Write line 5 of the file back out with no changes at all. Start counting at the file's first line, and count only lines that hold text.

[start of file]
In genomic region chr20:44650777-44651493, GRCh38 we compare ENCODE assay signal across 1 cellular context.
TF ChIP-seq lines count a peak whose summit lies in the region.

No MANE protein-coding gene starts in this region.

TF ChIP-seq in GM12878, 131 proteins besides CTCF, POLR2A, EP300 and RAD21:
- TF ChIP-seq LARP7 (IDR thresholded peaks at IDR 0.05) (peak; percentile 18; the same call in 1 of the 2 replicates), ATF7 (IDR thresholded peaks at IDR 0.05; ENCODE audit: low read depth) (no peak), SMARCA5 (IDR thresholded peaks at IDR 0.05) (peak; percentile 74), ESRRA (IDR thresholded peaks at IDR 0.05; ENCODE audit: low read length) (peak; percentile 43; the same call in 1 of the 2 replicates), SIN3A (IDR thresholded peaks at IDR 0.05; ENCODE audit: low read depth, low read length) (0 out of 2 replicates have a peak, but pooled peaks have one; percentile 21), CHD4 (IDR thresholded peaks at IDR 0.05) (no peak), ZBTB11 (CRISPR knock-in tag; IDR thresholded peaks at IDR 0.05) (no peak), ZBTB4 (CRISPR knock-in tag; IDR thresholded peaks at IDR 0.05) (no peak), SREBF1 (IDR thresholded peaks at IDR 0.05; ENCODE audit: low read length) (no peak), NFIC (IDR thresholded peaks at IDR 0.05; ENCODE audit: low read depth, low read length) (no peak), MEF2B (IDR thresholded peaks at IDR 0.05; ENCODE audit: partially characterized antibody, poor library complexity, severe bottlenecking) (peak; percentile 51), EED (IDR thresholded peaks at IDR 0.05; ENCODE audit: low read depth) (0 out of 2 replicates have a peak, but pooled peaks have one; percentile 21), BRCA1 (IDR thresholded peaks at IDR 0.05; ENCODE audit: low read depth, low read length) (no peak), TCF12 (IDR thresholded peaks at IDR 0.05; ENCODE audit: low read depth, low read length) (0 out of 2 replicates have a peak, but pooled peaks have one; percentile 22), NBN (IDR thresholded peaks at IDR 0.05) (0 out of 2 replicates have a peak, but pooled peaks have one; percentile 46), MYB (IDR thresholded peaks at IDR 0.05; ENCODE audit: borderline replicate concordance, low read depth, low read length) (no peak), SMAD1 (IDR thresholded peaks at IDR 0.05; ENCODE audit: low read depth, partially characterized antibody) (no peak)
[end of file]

- TF ChIP-seq LARP7 (IDR thresholded peaks at IDR 0.05) (peak; percentile 18; the same call in 1 of the 2 replicates), ATF7 (IDR thresholded peaks at IDR 0.05; ENCODE audit: low read depth) (no peak), SMARCA5 (IDR thresholded peaks at IDR 0.05) (peak; percentile 74), ESRRA (IDR thresholded peaks at IDR 0.05; ENCODE audit: low read length) (peak; percentile 43; the same call in 1 of the 2 replicates), SIN3A (IDR thresholded peaks at IDR 0.05; ENCODE audit: low read depth, low read length) (0 out of 2 replicates have a peak, but pooled peaks have one; percentile 21), CHD4 (IDR thresholded peaks at IDR 0.05) (no peak), ZBTB11 (CRISPR knock-in tag; IDR thresholded peaks at IDR 0.05) (no peak), ZBTB4 (CRISPR knock-in tag; IDR thresholded peaks at IDR 0.05) (no peak), SREBF1 (IDR thresholded peaks at IDR 0.05; ENCODE audit: low read length) (no peak), NFIC (IDR thresholded peaks at IDR 0.05; ENCODE audit: low read depth, low read length) (no peak), MEF2B (IDR thresholded peaks at IDR 0.05; ENCODE audit: partially characterized antibody, poor library complexity, severe bottlenecking) (peak; percentile 51), EED (IDR thresholded peaks at IDR 0.05; ENCODE audit: low read depth) (0 out of 2 replicates have a peak, but pooled peaks have one; percentile 21), BRCA1 (IDR thresholded peaks at IDR 0.05; ENCODE audit: low read depth, low read length) (no peak), TCF12 (IDR thresholded peaks at IDR 0.05; ENCODE audit: low read depth, low read length) (0 out of 2 replicates have a peak, but pooled peaks have one; percentile 22), NBN (IDR thresholded peaks at IDR 0.05) (0 out of 2 replicates have a peak, but pooled peaks have one; percentile 46), MYB (IDR thresholded peaks at IDR 0.05; ENCODE audit: borderline replicate concordance, low read depth, low read length) (no peak), SMAD1 (IDR thresholded peaks at IDR 0.05; ENCODE audit: low read depth, partially characterized antibody) (no peak)